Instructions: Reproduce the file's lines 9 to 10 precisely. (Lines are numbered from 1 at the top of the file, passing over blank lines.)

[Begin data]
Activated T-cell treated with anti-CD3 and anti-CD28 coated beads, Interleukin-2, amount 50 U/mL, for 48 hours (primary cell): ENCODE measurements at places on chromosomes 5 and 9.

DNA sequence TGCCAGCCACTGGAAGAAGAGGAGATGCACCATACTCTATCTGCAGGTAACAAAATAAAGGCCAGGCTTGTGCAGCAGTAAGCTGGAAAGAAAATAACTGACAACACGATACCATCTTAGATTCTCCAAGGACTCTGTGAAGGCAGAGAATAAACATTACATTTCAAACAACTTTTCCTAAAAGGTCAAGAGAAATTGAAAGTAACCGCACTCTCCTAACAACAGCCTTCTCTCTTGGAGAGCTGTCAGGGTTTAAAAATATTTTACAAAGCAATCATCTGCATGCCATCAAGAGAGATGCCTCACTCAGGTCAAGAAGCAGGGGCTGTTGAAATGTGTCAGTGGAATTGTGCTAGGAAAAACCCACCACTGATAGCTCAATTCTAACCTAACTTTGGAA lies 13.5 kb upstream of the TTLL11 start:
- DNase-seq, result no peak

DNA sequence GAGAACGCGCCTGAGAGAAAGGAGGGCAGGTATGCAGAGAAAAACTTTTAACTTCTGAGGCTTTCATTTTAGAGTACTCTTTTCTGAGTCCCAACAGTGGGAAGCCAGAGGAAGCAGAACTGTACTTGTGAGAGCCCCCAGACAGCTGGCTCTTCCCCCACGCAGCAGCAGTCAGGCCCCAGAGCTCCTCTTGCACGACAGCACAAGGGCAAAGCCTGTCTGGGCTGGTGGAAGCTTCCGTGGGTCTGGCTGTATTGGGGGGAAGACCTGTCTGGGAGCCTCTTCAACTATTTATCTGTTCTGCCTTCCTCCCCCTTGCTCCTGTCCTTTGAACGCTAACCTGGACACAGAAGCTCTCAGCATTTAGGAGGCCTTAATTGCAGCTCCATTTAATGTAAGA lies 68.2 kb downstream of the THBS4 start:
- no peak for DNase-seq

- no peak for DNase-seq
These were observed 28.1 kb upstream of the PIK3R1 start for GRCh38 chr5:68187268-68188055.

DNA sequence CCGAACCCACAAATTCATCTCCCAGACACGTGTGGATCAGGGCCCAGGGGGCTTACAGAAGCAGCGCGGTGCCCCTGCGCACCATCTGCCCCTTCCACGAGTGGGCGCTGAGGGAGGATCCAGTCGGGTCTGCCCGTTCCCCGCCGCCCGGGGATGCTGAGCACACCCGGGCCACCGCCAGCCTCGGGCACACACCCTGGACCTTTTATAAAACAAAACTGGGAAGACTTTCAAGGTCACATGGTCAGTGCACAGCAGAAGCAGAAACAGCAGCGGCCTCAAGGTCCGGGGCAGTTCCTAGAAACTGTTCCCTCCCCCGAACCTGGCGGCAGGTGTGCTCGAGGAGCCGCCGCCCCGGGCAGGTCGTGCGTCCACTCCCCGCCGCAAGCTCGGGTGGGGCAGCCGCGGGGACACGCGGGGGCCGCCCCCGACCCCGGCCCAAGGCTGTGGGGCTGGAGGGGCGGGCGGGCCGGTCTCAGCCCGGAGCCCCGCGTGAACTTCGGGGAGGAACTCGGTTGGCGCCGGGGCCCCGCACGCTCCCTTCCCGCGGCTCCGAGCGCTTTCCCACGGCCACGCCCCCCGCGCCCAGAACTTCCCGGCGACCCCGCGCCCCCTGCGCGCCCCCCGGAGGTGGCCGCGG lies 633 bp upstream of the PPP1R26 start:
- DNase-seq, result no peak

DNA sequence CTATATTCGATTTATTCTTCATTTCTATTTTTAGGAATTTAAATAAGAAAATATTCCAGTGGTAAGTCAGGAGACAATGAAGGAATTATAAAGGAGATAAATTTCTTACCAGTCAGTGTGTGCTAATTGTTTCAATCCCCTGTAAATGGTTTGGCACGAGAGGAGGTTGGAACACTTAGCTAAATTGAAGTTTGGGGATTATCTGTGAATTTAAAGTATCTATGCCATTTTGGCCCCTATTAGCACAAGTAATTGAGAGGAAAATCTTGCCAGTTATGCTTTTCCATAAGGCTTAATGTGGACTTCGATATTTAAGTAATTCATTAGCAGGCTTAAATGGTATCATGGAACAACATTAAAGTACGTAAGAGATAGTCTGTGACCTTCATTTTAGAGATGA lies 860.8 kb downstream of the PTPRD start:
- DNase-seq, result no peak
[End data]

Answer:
- DNase-seq, result no peak

DNA sequence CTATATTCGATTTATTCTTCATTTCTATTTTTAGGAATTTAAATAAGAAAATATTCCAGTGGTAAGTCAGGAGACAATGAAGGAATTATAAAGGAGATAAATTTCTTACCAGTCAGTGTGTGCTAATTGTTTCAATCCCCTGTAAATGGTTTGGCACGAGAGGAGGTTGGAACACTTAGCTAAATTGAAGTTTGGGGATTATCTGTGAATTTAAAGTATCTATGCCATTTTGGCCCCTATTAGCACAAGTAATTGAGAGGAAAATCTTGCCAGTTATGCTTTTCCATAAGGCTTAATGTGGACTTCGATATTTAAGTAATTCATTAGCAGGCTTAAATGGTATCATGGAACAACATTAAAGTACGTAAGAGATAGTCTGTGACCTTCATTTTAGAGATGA lies 860.8 kb downstream of the PTPRD start: